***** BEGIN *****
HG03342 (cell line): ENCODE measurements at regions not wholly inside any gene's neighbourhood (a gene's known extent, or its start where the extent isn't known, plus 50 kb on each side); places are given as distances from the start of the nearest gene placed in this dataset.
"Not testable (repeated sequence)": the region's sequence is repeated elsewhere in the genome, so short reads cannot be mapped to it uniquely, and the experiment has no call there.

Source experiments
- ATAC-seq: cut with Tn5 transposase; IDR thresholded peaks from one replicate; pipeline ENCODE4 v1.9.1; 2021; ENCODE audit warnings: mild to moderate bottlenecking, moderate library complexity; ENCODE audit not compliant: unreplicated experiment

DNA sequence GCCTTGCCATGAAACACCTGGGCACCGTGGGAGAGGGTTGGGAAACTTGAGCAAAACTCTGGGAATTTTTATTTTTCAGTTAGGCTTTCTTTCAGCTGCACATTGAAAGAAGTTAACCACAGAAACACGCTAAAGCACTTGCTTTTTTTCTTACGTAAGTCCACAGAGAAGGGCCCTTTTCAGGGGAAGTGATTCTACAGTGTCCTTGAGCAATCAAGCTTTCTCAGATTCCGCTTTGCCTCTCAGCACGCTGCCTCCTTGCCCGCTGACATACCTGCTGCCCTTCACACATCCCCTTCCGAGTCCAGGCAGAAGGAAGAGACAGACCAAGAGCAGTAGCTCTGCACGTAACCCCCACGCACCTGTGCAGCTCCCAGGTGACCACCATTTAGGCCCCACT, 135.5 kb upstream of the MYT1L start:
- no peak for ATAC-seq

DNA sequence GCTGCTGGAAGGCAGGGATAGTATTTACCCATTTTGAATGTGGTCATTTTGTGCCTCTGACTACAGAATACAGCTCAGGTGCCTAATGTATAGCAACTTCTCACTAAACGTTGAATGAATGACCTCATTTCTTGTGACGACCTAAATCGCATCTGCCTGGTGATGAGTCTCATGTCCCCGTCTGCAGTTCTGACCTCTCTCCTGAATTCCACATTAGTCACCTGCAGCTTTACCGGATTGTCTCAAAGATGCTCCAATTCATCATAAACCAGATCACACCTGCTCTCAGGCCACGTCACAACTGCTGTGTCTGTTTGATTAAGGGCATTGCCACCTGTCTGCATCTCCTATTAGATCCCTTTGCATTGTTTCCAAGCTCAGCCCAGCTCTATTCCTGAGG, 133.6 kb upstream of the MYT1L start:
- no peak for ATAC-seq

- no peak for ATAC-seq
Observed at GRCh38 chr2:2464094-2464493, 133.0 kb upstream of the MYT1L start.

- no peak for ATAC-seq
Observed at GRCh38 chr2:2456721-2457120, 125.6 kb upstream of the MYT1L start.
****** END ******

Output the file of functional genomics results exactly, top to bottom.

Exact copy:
HG03342 (cell line): ENCODE measurements at regions not wholly inside any gene's neighbourhood (a gene's known extent, or its start where the extent isn't known, plus 50 kb on each side); places are given as distances from the start of the nearest gene placed in this dataset.
"Not testable (repeated sequence)": the region's sequence is repeated elsewhere in the genome, so short reads cannot be mapped to it uniquely, and the experiment has no call there.

Source experiments
- ATAC-seq: cut with Tn5 transposase; IDR thresholded peaks from one replicate; pipeline ENCODE4 v1.9.1; 2021; ENCODE audit warnings: mild to moderate bottlenecking, moderate library complexity; ENCODE audit not compliant: unreplicated experiment

DNA sequence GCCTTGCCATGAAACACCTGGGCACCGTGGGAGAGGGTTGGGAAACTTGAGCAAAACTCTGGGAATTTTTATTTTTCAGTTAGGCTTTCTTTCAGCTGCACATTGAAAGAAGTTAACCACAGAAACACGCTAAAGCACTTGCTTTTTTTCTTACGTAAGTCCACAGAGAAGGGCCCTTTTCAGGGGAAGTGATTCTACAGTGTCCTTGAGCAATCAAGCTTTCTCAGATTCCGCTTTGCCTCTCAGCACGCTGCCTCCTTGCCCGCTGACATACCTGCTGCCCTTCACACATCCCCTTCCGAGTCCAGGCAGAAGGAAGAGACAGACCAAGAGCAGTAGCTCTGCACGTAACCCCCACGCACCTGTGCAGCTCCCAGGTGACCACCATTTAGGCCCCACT, 135.5 kb upstream of the MYT1L start:
- no peak for ATAC-seq

DNA sequence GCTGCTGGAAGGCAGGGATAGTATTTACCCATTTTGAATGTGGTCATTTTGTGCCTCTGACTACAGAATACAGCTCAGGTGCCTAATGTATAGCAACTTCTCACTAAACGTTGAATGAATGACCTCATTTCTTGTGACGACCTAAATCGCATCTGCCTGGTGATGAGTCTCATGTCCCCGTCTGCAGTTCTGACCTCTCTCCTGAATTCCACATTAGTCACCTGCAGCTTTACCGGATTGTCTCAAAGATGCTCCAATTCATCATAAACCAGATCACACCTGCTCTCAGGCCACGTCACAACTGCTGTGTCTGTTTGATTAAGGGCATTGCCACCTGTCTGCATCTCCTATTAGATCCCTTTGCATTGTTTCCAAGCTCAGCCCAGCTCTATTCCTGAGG, 133.6 kb upstream of the MYT1L start:
- no peak for ATAC-seq

- no peak for ATAC-seq
Observed at GRCh38 chr2:2464094-2464493, 133.0 kb upstream of the MYT1L start.

- no peak for ATAC-seq
Observed at GRCh38 chr2:2456721-2457120, 125.6 kb upstream of the MYT1L start.